All web communications use the same protocol HTTP. Latest version of HTTP is 1.1 released in 1999. A HTTP communication consists of two phases: a request (from client to server) and a response (from server to client). In both the request and response phases, the unit of communication contains two parts: one is the header and the other is the body part.
The format for a HTTP request is shown below:
HTTP-request-method Resource-path HTTP-version
Body of the request
Among the HTTP request methods mentioned above, GET and POST are the most frequently used methods. After the first line, the request message contains request header, which contains different fields known as the header fields. Each header field is a key-value pair. The format of a header field is header field name followed by a colon and a value.
Some of the frequently used header fields are: Accept (which specifies the MIME types supported by the browser), Host (which specifies the name of the host), Content-length (which specifies the no of characters in the body of the request message).
Below is an example which shows a live example of HTTP request message and HTTP response messages:
The general format of a HTTP response is shown below:
Body of the response
The status line contains information like HTTP version, Status code and Short message corresponding to the status code. Well known status codes and corresponding status messages are 200 (success), 301 (redirection), 404 (Page not found) and 500 (Internal server error).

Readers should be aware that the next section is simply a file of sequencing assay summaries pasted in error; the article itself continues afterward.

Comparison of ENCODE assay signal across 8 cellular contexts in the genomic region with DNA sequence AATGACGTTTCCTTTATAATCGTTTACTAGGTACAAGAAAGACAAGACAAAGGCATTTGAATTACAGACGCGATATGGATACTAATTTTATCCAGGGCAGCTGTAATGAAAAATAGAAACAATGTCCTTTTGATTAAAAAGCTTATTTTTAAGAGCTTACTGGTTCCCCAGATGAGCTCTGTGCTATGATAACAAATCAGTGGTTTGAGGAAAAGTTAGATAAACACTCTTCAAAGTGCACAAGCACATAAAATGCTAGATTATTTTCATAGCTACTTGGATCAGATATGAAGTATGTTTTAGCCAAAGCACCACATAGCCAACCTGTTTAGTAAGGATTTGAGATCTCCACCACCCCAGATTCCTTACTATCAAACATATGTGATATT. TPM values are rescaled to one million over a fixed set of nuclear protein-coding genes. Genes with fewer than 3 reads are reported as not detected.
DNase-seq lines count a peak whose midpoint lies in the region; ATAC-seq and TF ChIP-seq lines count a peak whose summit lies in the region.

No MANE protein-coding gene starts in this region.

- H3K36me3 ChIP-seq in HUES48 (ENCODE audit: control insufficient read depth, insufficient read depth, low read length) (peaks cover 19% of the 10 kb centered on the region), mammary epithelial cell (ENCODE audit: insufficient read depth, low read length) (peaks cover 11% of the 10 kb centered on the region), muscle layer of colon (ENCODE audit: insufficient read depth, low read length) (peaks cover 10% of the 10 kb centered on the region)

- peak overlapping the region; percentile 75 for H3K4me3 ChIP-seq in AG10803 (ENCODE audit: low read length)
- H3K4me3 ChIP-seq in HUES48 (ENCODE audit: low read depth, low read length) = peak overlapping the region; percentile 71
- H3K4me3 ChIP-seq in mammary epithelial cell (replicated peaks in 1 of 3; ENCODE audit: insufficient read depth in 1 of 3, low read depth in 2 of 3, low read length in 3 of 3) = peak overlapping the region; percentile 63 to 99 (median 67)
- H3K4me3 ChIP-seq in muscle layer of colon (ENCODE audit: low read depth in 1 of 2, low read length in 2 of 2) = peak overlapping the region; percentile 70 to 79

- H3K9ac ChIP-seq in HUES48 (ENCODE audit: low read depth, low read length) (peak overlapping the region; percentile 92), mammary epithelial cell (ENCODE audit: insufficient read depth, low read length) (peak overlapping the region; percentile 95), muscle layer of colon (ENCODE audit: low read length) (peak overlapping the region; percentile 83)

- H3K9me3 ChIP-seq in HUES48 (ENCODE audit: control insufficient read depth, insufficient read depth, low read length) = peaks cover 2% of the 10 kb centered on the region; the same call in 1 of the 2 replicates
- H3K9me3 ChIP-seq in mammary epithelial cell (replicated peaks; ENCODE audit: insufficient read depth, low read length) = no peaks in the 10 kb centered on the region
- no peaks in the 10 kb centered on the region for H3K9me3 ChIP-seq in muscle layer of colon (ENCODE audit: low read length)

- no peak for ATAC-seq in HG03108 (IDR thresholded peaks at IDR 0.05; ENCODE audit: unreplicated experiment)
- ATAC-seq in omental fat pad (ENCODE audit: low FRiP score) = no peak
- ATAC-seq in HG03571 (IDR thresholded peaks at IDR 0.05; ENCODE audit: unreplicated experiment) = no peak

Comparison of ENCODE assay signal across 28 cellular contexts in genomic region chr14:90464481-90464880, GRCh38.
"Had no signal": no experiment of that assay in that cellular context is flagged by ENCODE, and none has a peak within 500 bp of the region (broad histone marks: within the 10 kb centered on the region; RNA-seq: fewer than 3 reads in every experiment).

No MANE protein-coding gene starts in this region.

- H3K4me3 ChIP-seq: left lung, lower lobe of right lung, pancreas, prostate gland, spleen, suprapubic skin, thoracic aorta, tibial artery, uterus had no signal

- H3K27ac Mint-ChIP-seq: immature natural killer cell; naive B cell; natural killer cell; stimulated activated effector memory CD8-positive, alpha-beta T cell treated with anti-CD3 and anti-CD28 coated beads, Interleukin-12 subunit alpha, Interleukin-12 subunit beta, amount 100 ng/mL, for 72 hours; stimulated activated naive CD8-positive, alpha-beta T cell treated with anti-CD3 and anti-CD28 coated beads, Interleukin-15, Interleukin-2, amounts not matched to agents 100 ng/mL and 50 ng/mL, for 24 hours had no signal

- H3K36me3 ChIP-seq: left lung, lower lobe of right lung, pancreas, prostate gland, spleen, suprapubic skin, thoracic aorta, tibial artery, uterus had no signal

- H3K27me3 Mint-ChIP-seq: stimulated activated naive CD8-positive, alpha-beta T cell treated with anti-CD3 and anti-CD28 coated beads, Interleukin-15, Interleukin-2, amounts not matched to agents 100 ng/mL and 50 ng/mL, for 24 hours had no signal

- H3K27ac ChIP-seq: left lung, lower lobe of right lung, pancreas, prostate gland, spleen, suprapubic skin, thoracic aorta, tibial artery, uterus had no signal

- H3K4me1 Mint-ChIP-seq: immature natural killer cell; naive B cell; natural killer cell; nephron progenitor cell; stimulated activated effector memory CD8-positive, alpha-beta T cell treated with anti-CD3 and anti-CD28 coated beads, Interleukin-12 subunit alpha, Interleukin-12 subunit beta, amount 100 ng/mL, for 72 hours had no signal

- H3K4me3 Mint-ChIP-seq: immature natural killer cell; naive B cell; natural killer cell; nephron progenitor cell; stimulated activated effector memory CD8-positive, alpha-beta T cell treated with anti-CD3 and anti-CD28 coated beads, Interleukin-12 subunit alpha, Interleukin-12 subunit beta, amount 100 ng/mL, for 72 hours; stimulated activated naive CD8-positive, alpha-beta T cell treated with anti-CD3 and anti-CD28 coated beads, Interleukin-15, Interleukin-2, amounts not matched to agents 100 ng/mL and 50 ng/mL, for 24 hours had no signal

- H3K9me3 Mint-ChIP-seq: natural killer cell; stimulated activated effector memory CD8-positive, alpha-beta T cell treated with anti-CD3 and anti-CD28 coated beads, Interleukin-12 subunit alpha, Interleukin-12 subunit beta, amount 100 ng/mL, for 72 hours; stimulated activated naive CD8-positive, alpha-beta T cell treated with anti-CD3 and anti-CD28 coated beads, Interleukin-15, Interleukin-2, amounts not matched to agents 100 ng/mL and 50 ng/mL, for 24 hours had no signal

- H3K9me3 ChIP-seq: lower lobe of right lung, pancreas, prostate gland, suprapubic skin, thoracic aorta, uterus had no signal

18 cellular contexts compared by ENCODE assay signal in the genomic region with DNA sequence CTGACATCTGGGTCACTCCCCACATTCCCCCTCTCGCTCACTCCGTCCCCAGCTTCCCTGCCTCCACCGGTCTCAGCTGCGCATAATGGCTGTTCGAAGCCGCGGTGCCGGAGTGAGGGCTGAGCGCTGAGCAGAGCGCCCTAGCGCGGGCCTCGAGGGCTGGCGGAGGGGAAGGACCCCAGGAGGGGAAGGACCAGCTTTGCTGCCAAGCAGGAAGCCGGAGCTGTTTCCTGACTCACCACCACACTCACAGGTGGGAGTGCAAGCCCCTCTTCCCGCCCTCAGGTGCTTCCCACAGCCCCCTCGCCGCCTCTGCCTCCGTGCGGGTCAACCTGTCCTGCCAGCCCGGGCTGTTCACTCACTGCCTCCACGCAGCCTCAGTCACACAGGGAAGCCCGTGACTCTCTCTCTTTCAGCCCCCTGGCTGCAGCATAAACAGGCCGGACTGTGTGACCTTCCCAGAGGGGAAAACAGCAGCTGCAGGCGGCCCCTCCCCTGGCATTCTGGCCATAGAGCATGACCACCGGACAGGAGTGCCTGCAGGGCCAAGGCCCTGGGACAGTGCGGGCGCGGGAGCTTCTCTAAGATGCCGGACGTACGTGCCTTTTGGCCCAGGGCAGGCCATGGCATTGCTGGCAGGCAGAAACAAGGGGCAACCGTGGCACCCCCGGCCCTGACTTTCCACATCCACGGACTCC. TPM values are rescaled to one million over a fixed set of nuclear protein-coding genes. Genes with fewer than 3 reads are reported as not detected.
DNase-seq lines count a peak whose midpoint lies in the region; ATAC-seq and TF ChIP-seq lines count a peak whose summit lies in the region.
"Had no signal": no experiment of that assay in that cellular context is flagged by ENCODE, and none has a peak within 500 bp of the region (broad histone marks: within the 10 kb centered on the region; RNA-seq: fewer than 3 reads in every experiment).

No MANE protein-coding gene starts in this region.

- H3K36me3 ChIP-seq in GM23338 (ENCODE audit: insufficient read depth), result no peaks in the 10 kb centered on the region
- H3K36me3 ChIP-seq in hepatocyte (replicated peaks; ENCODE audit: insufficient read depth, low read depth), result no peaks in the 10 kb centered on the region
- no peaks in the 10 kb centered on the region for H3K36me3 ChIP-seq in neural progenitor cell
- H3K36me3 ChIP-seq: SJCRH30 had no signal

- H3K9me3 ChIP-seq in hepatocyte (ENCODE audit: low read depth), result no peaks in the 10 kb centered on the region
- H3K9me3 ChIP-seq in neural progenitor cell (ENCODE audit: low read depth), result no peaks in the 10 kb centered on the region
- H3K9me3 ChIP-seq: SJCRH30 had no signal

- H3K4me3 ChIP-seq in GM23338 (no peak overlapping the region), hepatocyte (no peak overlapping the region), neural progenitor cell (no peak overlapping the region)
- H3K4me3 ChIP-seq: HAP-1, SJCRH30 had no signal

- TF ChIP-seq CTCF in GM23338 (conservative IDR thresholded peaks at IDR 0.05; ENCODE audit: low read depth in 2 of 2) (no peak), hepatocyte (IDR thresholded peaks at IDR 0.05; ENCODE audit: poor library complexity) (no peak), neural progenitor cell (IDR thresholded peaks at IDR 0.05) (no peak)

After the first line (status line), a response message contains a set of fieldswhich is known as the response header. Frequently used fields in the response header are: Server (which specifies information about the web server), Last-modified (which specifies the date on which the requested resource was last modified), Content-length (which specifies the length of the content in the body of the response message) and Content-type (which specifies the MIME type of the content in the body part of the response message).
Difference between HTTP GET and POST:
Although the HTTP and GET and POST can be used to send requests (data) to a web server, there are some subtle yet, important differences between them which are specified below:
- The data sent through GET request can be seen by the user in the address bar of the browser, as the data will be sent as a query string. In a POST request, the data sent by the user is hidden.
- HTTP GET is less secure (refer to the first difference) when compared to HTTP POST.
- Web servers will have limited buffer size (typically 512 bytes) for receiving the query string sent by the user using HTTP GET. If data sent by the user exceeds the buffer size, the data may be truncated or the server might crash or the server might be led to run some hidden code as part of the query string data. The last case is the so-called buffer overflow problem, a common way used by the hackers to take control of the servers and spread virus and worms. There are no restrictions on the amount of data that can be sent using HTTP POST.